To keep your style strong and simple, do these now.
I’ve never been one for New Year’s resolutions. If I want to change, I will change. I believe in regular maintenance: Every 5 thousand, I change my oil; Every summer I replace the batteries in the smoke detectors, and every January, I refresh my wardrobe to make sure I’m ready for next year. The goal is simple – spend as little money as possible while making sure my dress is clean, fits well, and is ready for the elements.
Here’s what I do. What else should I add to the list?
polish your shoes
I know I say this a lot, but I want to cry for once and buy well made shoes. That being said, anything well made will last if you take care of it. While I do touch up my shoes as needed, I like to do a global polish at least two or three times a year. For me the best time to do this is on a Sunday afternoon. I turn on the fireplace, turn on a Steelers game, and turn off my phone.
Over the past twenty years I’ve amassed my essential shoe-shining kit, but I’m always on the lookout for the one great product I haven’t tried yet. If You’re New to the Shoe-Shining Game, Here’s What to Do need,
Polish daubers. Use them to apply saddle soap and wax polish. They’re cheap, so when they wear out after a few years, replace them.
Horsehair brush. You really only need one of these, but I like to have three: one for black and navy, one for brown and tan, one for burgundy.
Chamois Buffing Cloth. use this cloth after You have used a horsehair brush. It’ll give you cobbler-level shine.
Saddle soap. This is an easy to do product. Use saddle soap on shoes or boots (or saddles) that are particularly dirty or have gone a few seasons without polishing.
Shoe Cream. Apply cream with a microfiber or chamois cloth. A light coat will do to re-moisturize the leather and even out the color. After applying, give it a quick buff with a horsehair brush. Black, brown, tan and burgundy will get you started.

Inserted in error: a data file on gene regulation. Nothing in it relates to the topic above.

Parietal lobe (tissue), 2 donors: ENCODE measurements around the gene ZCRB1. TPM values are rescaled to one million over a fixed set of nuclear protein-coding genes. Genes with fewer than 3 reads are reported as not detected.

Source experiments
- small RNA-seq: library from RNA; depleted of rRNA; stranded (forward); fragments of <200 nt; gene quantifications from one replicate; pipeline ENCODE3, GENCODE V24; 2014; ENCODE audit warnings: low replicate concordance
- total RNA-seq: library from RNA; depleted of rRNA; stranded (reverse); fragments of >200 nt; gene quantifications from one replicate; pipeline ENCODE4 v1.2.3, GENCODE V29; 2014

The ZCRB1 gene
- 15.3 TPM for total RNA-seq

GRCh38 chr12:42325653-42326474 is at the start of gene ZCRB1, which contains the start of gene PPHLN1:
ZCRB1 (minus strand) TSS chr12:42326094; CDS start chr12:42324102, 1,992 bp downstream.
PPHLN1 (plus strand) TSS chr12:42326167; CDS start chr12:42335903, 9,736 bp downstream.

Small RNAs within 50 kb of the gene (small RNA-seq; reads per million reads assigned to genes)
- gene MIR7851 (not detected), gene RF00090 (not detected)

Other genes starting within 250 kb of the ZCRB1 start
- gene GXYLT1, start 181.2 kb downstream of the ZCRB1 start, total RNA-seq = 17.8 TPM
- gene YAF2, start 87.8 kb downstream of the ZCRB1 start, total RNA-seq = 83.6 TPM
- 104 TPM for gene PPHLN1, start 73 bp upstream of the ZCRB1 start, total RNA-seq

Wax Polish. After the cream, it’s time to apply a layer of wax. As with other products, a little goes a long way. We want complete coverage, but we don’t need heavy saturation. Apply the polish with a dauber, making sure to get into the welt (the space between the body of the shoe and the sole). Horsehair Buff, Chamois Buff. Done.
Get your staple sweaters professionally cleaned
If you’re like me, you have a lot of sweaters, and you actually wear about six of them. Whenever I wear a sweater, I always have at least one layer underneath (often two). So while I don’t worry too much about my sweaters getting ruined, they do get a little dirty during the season. A drop of coffee, a soap stain from vigorous hand washing, it adds up.
Simple solution, bust out a few of those second-string sweaters and wear them for a week while you take your first string to the dry cleaners. Cotton sweaters can be washed, but the lay-flat-and-fluff-it-later approach never gets them quite as soft as I’d like them to be. But the dry cleaner… does that right.
sweep the clothes
Coming into the new year, I like to go through my closet and see what fits, what doesn’t fit, and what needs changing. First I try on all my pants. If they feel too comfortable in the trash or the length is too short to shrink in the dryer, they go into the donation pile.
If my shirts are too tight in the collar, they go in the donate pile. I can tell myself all day long that I’ll probably lose weight, but the truth is, there’s no point in hanging onto clothes that just don’t fit. By the way, I repeat that I only change who I am need to change.
And one more thing… if I haven’t worn it in the last year at all it goes into the donation pile because there’s no point in even keeping the clothes I don’t wear.
Next I do a visual inspection of my socks, underwear and undershirt. If there’s a hole in the sock or the heel is worn thin (as in, I can see my skin through it), they get tossed. If the underwear has holes or is worn too thin, throw it away. Undershirts, we all know how their necks and pits get dirty over time, so you should replace them every year or two.
Take a Barracuta G9 to Spring
Here on the East Coast it’s cold until at least mid-April, and while it’s not cold enough for your down coat, it’s not warm enough to forgo the coat altogether. Your spring secret weapon is the Barracuta G9 Harrington Jacket. The G9 has been made in England since its introduction in 1937, and remains a timeless classic today.
Its regular cut (as opposed to the more slim cut) fits snugly over a sweater or button-up shirt. Elastic cuffs and hem and button-up neck help keep the wind out, while the weather-treated fabric will keep you dry if you get caught in the shower. The only downside to the G9 Harrington is its price, so if you want to save a few bucks, check out this option from Ralph Lauren or Amazon.